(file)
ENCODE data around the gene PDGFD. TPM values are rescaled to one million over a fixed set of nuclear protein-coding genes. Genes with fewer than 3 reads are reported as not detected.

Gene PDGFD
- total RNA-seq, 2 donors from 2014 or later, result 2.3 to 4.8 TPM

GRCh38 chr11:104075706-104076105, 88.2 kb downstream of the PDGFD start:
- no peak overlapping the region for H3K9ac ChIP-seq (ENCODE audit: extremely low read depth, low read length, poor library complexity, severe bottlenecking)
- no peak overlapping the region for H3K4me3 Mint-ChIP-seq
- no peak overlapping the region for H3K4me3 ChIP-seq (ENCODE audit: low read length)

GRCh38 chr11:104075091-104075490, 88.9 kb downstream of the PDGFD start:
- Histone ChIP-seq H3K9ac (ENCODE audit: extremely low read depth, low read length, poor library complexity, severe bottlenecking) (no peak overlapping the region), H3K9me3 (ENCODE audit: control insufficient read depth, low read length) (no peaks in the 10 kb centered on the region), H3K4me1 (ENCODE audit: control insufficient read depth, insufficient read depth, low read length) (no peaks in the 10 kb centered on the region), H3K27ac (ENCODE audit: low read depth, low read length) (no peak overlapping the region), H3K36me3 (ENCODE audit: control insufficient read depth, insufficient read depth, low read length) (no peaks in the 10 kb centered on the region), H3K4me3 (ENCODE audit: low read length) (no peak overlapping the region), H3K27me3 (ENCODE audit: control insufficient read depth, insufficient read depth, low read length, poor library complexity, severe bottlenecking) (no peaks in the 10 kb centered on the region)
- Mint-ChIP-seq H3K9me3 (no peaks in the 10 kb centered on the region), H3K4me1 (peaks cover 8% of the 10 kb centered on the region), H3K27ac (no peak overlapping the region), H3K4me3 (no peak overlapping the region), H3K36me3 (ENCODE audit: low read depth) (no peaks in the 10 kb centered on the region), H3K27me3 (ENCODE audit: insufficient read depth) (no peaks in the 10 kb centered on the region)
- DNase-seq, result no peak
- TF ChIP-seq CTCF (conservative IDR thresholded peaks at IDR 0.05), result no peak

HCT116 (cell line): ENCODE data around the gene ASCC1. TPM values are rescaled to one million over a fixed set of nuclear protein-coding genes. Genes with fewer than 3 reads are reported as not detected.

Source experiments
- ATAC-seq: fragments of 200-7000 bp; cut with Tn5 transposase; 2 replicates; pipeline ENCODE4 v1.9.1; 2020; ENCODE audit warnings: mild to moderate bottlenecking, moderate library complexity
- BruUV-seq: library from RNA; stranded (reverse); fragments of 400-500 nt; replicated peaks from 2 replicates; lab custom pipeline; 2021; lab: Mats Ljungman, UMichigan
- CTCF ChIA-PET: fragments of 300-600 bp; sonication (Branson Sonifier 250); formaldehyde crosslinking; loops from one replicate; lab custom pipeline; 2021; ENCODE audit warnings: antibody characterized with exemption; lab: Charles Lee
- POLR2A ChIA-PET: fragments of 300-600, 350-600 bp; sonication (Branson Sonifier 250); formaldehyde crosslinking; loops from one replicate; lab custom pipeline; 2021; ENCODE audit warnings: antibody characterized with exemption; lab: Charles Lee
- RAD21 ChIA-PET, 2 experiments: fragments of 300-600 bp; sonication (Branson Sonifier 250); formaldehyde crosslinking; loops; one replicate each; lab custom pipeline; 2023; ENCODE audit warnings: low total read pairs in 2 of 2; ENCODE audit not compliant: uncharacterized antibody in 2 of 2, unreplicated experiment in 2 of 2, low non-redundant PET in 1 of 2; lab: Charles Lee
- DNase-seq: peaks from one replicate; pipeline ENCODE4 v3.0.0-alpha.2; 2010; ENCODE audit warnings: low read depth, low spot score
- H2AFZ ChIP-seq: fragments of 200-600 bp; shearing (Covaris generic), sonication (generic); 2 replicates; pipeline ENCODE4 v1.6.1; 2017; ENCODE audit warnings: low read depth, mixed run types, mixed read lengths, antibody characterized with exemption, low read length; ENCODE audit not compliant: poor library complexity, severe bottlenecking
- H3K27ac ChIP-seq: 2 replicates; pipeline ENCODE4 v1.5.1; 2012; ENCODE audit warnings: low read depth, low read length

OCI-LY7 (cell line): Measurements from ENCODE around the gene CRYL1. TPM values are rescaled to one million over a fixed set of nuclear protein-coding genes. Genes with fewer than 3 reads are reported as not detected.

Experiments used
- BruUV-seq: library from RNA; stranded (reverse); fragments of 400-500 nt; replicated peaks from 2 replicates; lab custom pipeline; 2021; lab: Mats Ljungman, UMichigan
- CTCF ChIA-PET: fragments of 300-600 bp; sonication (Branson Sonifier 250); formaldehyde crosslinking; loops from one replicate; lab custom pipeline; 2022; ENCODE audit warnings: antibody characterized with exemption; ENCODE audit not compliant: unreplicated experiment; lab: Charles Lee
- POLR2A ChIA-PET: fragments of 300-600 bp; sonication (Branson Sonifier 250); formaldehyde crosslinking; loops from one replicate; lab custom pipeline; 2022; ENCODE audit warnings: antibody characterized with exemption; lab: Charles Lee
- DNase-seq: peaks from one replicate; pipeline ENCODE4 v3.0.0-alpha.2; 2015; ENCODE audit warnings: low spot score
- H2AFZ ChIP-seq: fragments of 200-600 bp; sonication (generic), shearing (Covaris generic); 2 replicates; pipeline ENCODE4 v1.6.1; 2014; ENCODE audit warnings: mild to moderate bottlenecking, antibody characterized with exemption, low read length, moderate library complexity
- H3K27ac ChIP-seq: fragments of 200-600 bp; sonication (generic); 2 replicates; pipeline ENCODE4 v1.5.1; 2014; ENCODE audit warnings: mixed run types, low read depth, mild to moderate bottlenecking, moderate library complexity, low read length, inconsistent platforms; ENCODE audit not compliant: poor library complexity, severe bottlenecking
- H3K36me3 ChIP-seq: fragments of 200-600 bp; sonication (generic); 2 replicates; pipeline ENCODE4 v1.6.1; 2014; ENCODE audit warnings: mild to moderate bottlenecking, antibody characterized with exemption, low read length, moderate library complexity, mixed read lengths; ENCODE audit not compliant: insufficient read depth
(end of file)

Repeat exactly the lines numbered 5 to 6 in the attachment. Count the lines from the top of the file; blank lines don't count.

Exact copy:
- no peak overlapping the region for H3K9ac ChIP-seq (ENCODE audit: extremely low read depth, low read length, poor library complexity, severe bottlenecking)
- no peak overlapping the region for H3K4me3 Mint-ChIP-seq